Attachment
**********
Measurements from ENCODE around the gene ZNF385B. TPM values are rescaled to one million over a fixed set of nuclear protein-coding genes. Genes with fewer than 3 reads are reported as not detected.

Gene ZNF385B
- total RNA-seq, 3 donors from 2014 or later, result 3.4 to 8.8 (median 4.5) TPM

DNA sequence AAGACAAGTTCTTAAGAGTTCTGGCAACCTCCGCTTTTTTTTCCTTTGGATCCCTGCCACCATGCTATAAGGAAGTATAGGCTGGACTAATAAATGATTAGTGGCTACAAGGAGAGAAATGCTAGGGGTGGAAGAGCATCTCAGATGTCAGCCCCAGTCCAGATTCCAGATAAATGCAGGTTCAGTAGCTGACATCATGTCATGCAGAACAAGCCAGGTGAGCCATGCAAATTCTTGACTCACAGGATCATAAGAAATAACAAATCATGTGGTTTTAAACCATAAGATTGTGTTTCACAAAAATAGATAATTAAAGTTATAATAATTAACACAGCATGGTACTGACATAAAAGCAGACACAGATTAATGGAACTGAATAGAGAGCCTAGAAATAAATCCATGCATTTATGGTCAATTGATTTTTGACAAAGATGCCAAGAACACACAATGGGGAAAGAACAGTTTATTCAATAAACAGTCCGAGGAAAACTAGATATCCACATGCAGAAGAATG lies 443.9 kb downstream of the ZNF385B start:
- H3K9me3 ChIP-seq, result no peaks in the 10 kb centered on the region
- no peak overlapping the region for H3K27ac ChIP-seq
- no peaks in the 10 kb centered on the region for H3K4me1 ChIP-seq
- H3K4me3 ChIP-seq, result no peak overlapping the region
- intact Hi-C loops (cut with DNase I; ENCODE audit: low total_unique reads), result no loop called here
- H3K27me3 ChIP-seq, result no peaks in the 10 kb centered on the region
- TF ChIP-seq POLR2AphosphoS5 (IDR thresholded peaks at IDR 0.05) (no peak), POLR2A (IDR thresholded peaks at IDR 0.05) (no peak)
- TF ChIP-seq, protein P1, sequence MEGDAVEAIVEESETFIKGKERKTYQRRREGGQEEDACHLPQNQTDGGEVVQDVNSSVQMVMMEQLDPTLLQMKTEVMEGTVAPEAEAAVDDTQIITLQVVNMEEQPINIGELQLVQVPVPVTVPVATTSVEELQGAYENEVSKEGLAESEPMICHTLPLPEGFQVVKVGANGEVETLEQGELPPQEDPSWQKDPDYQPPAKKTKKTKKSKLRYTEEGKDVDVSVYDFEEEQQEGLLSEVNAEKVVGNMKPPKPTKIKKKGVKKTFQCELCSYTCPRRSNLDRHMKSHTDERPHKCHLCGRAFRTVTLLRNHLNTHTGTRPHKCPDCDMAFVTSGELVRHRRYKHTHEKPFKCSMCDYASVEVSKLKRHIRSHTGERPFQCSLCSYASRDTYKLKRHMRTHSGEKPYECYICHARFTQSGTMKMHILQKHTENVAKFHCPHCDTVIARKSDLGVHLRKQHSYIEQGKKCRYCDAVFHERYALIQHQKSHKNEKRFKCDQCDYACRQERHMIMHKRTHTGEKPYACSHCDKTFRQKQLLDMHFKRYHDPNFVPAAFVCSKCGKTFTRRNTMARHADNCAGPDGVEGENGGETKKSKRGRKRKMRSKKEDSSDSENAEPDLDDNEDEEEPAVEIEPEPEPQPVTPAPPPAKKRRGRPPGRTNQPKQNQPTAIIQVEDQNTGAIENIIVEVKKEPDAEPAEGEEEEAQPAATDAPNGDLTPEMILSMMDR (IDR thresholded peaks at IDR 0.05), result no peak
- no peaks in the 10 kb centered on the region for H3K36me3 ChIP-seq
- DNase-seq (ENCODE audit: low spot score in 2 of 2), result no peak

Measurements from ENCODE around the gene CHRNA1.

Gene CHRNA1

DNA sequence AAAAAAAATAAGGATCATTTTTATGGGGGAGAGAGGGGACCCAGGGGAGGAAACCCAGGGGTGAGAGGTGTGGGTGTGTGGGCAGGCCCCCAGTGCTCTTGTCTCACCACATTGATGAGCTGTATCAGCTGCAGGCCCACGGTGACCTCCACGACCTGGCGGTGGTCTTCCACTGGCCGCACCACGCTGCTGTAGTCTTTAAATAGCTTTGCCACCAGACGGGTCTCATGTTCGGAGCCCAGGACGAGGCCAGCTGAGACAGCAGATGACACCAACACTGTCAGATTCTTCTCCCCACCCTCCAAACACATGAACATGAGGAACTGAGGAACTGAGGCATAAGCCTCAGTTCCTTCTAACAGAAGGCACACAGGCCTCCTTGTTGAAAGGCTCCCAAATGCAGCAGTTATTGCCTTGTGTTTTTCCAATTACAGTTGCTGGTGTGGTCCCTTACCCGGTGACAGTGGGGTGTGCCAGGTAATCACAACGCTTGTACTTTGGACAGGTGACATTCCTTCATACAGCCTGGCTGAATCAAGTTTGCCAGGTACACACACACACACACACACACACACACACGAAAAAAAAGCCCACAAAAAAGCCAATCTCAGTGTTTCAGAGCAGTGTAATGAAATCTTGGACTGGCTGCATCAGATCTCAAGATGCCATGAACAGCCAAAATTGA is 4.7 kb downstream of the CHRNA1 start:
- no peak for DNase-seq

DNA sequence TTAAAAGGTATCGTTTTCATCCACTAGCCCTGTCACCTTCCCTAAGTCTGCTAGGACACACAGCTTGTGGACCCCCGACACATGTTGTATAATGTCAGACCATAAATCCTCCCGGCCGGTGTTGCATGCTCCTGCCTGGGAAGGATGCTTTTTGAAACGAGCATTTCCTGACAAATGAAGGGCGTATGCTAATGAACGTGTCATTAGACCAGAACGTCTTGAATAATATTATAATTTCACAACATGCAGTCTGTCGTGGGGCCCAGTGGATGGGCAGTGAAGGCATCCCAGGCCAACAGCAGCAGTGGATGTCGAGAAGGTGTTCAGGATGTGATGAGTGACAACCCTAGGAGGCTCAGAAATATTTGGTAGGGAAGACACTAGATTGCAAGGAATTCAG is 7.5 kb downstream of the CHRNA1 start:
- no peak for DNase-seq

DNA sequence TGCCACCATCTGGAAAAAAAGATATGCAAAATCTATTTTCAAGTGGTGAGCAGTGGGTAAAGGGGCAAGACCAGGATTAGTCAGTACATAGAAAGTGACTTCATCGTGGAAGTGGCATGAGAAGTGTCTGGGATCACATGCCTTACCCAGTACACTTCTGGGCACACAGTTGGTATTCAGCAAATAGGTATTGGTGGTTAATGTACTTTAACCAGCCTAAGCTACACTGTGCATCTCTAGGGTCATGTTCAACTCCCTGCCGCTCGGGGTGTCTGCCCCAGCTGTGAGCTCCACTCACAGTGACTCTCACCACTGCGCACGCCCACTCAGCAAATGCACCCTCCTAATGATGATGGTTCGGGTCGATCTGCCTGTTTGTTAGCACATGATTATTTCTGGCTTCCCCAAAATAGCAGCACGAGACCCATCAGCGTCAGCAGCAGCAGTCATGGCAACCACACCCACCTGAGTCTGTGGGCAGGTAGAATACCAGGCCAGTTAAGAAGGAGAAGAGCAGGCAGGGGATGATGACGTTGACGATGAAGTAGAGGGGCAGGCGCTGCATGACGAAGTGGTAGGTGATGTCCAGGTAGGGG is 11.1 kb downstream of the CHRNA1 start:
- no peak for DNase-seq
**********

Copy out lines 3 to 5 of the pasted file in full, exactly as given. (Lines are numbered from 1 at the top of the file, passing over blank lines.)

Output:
- total RNA-seq, 3 donors from 2014 or later, result 3.4 to 8.8 (median 4.5) TPM

DNA sequence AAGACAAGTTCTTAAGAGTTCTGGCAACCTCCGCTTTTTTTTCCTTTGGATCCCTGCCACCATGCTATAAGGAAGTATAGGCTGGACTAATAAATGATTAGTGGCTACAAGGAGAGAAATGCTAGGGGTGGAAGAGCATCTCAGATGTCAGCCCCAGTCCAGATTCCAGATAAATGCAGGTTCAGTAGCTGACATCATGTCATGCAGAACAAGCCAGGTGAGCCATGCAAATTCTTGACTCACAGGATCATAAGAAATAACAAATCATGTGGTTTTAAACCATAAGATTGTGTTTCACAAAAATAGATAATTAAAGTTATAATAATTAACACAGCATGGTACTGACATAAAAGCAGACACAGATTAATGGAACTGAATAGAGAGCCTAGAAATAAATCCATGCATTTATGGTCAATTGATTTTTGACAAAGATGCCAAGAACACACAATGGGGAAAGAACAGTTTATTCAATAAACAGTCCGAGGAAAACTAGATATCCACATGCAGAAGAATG lies 443.9 kb downstream of the ZNF385B start:
- H3K9me3 ChIP-seq, result no peaks in the 10 kb centered on the region